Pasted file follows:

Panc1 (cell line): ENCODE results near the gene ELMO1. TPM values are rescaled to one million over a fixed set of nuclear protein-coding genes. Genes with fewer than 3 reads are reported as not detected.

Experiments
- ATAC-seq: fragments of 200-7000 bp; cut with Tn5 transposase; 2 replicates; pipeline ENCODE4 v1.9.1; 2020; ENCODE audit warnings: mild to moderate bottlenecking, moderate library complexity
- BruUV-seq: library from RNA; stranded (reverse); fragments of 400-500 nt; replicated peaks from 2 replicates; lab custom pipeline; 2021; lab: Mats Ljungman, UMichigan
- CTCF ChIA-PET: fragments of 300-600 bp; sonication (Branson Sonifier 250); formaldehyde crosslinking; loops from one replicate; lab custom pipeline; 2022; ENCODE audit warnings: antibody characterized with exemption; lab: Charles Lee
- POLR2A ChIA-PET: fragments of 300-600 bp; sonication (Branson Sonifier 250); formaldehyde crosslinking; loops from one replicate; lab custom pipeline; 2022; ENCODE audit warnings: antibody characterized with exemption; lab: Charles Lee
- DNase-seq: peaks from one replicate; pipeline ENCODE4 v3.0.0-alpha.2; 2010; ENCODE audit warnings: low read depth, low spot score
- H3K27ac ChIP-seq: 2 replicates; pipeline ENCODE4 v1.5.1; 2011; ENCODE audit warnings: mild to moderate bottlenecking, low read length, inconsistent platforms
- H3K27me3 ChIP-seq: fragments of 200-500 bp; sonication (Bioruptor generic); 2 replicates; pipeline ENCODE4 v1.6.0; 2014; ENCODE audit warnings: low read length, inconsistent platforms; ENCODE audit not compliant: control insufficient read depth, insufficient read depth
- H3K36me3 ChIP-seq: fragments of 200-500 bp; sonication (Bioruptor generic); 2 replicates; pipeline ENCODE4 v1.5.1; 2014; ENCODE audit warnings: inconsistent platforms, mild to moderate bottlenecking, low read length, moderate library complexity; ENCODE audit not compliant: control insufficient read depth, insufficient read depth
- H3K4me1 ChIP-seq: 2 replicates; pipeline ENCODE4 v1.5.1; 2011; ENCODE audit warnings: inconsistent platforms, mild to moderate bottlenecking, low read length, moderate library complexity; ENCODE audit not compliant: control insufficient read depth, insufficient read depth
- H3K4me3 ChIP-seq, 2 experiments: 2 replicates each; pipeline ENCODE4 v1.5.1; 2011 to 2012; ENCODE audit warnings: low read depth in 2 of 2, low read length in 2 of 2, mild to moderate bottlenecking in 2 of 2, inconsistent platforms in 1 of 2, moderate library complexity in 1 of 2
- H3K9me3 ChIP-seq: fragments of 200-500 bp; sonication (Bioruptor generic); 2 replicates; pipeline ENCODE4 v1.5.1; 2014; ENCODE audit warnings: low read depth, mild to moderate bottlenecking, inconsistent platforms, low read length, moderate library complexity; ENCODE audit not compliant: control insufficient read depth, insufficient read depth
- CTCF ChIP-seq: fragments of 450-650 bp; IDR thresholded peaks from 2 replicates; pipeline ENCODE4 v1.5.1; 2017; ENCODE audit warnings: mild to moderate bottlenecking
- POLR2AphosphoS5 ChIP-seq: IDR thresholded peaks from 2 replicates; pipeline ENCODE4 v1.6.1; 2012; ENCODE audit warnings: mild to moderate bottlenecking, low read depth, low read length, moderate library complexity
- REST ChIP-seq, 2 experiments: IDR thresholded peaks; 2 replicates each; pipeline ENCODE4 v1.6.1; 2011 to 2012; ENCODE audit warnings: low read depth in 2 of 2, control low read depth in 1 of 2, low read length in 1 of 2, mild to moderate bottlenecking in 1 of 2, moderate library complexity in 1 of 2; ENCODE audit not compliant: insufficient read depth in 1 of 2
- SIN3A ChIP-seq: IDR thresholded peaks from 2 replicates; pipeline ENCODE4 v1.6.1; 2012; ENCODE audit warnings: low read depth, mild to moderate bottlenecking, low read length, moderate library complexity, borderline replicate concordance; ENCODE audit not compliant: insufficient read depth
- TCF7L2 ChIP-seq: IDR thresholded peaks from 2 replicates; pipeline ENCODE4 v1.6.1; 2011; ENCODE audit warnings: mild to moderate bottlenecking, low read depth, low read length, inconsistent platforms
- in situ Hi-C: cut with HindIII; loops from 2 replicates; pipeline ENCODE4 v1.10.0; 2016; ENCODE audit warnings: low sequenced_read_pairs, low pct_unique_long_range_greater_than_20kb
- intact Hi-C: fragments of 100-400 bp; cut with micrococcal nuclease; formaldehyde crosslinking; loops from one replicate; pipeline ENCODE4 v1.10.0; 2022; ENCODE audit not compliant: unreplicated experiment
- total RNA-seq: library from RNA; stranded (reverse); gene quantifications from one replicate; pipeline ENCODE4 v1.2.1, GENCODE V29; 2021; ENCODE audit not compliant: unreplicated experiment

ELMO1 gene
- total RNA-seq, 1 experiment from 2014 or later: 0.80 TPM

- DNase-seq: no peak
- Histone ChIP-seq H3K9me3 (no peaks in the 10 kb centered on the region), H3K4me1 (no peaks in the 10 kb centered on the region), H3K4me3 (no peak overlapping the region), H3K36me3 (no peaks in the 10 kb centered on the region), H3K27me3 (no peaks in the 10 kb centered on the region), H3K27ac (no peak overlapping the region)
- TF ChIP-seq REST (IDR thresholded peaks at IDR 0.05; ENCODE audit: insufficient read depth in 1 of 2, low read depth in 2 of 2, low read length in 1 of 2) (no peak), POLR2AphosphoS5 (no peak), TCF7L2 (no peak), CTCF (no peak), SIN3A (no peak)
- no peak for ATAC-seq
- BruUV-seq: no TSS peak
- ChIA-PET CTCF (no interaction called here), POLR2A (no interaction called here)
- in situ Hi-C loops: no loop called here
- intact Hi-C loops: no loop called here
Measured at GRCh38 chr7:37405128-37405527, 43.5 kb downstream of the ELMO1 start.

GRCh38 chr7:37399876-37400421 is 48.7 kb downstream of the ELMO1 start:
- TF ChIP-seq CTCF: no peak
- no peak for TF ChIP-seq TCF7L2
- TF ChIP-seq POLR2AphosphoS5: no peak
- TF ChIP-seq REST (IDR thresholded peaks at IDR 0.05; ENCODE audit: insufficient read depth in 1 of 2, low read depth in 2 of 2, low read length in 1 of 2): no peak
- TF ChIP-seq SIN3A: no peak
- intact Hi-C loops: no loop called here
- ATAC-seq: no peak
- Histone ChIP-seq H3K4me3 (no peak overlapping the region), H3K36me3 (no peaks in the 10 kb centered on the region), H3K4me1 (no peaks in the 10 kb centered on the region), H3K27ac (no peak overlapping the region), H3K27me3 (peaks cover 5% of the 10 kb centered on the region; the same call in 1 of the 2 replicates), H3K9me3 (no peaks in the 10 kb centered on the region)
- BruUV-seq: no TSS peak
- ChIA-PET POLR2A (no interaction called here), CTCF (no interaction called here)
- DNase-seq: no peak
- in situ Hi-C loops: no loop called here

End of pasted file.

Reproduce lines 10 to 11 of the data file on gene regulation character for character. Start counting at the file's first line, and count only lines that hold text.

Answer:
- H3K36me3 ChIP-seq: fragments of 200-500 bp; sonication (Bioruptor generic); 2 replicates; pipeline ENCODE4 v1.5.1; 2014; ENCODE audit warnings: inconsistent platforms, mild to moderate bottlenecking, low read length, moderate library complexity; ENCODE audit not compliant: control insufficient read depth, insufficient read depth
- H3K4me1 ChIP-seq: 2 replicates; pipeline ENCODE4 v1.5.1; 2011; ENCODE audit warnings: inconsistent platforms, mild to moderate bottlenecking, low read length, moderate library complexity; ENCODE audit not compliant: control insufficient read depth, insufficient read depth